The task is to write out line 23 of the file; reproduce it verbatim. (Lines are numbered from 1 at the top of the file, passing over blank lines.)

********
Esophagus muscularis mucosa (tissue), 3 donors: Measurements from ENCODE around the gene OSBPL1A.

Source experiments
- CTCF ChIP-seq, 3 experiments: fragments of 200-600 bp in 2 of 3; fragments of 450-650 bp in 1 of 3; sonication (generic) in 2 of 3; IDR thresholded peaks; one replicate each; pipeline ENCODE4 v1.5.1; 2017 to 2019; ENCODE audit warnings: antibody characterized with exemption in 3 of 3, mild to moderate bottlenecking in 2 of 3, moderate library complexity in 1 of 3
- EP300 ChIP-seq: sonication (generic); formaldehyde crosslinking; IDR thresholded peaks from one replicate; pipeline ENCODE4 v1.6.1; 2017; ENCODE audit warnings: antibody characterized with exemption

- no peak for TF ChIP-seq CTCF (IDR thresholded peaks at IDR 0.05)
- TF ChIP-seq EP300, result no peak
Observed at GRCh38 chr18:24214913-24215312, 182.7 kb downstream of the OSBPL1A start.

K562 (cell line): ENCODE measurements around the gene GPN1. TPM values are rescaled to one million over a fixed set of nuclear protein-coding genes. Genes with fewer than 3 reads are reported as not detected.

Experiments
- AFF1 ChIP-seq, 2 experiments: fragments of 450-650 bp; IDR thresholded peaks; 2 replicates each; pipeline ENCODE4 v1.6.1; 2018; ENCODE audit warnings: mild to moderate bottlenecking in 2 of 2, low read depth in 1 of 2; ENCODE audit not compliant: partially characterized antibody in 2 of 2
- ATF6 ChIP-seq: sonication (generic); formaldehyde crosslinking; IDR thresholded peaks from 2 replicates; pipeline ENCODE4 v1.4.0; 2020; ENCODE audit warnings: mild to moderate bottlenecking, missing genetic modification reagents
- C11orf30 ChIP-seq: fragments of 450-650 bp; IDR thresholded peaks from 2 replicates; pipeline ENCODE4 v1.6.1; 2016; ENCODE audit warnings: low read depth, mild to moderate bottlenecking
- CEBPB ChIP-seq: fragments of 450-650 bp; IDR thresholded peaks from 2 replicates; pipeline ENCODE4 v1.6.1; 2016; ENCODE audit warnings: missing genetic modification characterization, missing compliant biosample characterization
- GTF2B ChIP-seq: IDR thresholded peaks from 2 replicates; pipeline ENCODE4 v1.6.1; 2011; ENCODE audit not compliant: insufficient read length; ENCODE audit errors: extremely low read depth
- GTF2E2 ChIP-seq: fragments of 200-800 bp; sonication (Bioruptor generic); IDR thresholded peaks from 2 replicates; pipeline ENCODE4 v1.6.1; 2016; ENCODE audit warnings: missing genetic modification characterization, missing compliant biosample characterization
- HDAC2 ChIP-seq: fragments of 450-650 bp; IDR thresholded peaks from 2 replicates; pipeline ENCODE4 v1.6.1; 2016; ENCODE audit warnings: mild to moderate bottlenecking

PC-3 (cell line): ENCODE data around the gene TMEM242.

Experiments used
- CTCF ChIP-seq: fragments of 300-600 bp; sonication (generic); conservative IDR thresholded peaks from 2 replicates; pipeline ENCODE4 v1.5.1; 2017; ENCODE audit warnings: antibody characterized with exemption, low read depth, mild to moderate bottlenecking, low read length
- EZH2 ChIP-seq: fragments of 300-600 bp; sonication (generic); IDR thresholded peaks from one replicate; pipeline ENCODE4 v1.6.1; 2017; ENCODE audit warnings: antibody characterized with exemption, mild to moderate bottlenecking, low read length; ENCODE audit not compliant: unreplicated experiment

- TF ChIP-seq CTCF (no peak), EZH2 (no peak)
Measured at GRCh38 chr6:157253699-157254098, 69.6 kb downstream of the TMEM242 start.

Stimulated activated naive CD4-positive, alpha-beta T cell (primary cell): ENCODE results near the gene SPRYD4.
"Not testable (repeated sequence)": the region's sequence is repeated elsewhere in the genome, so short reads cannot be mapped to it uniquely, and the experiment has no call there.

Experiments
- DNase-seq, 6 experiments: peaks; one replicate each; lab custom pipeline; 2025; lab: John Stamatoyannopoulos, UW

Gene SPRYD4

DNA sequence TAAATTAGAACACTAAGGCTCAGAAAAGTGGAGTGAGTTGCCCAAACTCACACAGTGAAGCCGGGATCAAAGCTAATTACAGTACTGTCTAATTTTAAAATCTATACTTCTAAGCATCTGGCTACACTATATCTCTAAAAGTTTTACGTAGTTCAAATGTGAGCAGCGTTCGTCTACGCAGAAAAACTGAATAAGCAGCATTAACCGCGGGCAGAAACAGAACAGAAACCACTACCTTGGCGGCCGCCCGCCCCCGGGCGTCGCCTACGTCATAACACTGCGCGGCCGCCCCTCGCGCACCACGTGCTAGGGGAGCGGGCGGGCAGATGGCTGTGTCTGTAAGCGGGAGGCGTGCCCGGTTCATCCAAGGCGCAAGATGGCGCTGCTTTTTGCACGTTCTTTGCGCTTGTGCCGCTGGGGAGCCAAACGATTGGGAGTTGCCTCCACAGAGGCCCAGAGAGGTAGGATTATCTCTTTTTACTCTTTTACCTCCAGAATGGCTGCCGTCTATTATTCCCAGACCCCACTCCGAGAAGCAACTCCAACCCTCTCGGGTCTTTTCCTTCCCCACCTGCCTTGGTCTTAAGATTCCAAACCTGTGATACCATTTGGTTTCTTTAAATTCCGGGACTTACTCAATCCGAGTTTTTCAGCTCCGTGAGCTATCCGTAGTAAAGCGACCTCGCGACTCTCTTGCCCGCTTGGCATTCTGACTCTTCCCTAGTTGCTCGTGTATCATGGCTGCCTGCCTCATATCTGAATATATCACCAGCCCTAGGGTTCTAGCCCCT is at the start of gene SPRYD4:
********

Stimulated activated naive CD4-positive, alpha-beta T cell (primary cell): ENCODE results near the gene SPRYD4.